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08 July 2005: Levellers - National Forest Folk Festival, Leicestershire, England, UK
Yes, "Your mind can go away"…
But I’ll get back to that later.
So that map said left onto the B5030, off the A511, but was it sign posted? No. Did it say how far along The A511? No. Several miles further and I decided it was about time to turn left even though I still hadn’t seen the right road and I asked a chap on a bike. Directions were acquired and off I went again. Down to the end and turn right, check. And then a little further and turn right. But I’d been going for miles and there were no signs and no sign of the venue, so I slowed down past a pub, and looked round hopefully.
And there, sat outside, enjoying their drinks, were Jon and Mark.
So then I knew I was on the right track and 150 yards further down the road was the car park.
The venue was a fairly large amphitheatre with a fixed, tent like cover over the top of it. You could also sit outside on the grass banks and I settled down to chill out and wait for the Levellers.
This was their first gig since their acclaimed performance on the Jazz stage at the Glastonbury Festival and they were rocking.
The band appeared on stage and appealed for everyone to move forward (and therefore unavoidably crush the line of security people across the front of the stage) as, as Mark put it, "We’re not used to gaps at the front".
We got "The Game", "England My Home" and "Make U Happy", near the start. Simon took over the vocal duties for "For Us All" and was left on his own on stage for "When Love Runs Out Of Time" (which seemed to have an extra bit at the end).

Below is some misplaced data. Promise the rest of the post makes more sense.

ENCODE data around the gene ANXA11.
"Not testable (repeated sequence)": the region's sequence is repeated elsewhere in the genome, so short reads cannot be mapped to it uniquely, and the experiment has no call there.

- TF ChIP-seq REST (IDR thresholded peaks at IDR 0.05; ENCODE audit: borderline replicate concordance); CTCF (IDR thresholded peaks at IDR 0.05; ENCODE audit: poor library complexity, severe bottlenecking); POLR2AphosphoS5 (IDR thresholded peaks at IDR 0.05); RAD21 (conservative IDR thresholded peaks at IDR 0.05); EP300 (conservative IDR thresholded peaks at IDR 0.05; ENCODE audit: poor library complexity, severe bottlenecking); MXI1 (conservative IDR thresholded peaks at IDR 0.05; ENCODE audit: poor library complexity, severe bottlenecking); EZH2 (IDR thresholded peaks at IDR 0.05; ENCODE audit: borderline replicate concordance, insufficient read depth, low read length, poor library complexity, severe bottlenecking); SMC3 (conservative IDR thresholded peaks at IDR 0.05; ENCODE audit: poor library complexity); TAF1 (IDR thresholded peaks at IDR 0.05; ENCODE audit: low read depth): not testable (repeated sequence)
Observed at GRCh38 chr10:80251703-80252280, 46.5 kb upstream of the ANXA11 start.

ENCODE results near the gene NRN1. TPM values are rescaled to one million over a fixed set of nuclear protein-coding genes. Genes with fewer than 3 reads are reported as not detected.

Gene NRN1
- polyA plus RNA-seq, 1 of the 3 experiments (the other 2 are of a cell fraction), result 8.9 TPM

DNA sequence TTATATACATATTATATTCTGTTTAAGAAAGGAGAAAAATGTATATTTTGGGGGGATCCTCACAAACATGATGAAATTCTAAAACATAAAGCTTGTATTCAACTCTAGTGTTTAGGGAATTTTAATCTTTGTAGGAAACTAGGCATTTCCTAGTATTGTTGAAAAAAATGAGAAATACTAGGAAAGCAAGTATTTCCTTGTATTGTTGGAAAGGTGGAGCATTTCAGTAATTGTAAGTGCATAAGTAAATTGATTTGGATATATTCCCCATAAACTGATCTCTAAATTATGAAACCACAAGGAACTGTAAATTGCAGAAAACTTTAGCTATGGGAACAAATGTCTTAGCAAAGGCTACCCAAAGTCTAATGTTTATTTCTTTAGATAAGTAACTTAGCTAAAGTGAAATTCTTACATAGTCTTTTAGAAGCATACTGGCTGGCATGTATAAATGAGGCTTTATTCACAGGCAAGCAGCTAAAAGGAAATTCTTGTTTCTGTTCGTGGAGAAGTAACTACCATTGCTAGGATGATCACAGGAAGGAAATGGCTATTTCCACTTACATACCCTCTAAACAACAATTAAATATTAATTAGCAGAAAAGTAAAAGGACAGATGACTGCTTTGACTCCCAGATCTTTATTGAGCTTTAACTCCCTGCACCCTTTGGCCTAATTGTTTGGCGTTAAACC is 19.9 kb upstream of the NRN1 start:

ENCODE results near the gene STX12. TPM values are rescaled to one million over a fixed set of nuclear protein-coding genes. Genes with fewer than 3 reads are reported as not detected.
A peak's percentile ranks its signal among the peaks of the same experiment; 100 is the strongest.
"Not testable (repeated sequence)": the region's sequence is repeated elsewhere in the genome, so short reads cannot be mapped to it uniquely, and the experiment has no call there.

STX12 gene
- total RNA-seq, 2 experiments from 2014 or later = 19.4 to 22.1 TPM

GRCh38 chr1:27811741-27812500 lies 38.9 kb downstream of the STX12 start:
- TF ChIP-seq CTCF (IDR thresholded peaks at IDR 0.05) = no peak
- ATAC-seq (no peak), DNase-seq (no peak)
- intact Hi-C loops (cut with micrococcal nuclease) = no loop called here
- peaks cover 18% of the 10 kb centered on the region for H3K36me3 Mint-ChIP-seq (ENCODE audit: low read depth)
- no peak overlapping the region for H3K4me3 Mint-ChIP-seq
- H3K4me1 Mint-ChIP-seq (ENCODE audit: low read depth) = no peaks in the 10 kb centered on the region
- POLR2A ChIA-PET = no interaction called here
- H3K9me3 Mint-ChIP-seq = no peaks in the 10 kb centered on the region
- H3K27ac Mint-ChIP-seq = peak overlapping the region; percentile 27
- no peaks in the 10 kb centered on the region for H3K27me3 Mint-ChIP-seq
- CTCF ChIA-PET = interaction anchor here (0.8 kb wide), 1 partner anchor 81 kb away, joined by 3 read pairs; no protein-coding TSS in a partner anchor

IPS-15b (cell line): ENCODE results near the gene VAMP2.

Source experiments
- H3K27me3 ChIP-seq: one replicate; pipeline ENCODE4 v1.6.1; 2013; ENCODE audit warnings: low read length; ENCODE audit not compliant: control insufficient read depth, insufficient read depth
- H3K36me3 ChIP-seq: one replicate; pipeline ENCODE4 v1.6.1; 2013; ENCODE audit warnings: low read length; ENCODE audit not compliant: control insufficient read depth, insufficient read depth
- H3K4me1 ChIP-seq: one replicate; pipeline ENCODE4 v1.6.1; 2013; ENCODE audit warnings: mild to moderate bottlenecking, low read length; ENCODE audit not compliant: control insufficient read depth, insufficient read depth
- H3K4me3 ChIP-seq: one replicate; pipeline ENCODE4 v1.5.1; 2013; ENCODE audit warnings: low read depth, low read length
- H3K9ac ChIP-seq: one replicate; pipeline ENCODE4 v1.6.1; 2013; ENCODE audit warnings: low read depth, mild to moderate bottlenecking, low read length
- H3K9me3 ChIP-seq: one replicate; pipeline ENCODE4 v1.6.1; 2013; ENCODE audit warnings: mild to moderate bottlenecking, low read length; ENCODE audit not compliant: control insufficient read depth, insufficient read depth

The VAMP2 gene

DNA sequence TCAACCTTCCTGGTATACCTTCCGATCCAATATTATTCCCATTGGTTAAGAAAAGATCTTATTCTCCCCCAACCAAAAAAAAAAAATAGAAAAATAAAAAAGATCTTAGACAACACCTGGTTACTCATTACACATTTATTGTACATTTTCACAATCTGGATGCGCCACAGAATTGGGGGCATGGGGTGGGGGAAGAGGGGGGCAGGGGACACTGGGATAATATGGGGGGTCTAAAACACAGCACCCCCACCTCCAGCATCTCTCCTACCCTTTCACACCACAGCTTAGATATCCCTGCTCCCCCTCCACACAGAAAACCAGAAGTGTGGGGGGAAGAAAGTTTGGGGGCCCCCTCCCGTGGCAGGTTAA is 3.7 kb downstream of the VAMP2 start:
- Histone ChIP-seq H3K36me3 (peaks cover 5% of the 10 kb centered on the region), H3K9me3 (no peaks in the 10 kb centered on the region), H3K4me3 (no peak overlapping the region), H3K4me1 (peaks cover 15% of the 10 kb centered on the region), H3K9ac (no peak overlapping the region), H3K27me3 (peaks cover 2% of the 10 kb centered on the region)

"Last Man Alive" was greeted like an old friend and the crowd stepped up a gear for "Sell Out" and "Together All The Way".
There were shouts somewhere around this time for "Just The One", but Mark replied that he’d given up drinking so that was a definite no-no (I don’t believe him, but he alluded to this at Leicester with Rev Hammer as well).
Instead Boaksey appeared with his didgeridoo, in full make up and we were launched into "3 Friends" (which surprised me, because I was expecting "This Garden" for some reason). "3 Friends" was quickly followed by "One Way" and as always the crowd responded again, with the line of security people in front of the stage taking a severe battering from the mosh pit.
"Liberty" was played somewhere in the middle of all this, with Jeremy bouncing up and down with his bass, head back in exultation, as if the world depended on it.
After "Burford Stomp" Mark announced that they’d been going for a speed record, and a think they just about made it, though how they ever play that fast I will never know.
And then, "Riverflow". Full on speed rush, with the entire crowd singing along.
I can’t remember the order of the tracks in the encores, as I was too busy dancing, but there were definitely at least two encores, and they definitely played "What A Beautiful Day" ("This one’s for the people in Moira, who’ll know this one"), "Battle Of The Beanfield", and "What You Know", and there may have been more.
And yes, "Your mind can go away".
Simon’s in virtual hysterics, Jons struggling not to laugh and I couldn’t see the rest of them at this point. Except Mark, who having forgotten the words to "What You Know" at the "Your mind can go away" bit and then filled for a bit and then sung "That’s it, ‘Yes your mind can go away’" appeared not to know whether to laugh or cry, at one point holding his head in mock despair, and then laughing his head off. Before coming back to the mike for the next verse with a postcard with the words written down on.
People often ask me why I go to see the Levellers so much. All the shows must be the same after a while.
But, there are so many reasons. They are the best live band in the country. They make records that I love. They have songs that can move you to tears. And sometimes they make you laugh, hysterically. To put it simply, they make me happy.
Then they were gone, Jeremy waving at us as he went with a towel on his head.
They played nothing off "Zeitgeist", nothing off "Mouth to Mouth" (I think, except "What A Beautiful Day"), nothing off "Green Blade Rising" and nothing off "Hello Pig" and we still got two hours of excellent, full on rocking/rolling/punking/folking music, and we all went away very, very happy. Show me a band that can give you a roaring show for two hours and barely touch four of their records and you'll be pointing at the Levellers.
And I’ve got my December tickets already!
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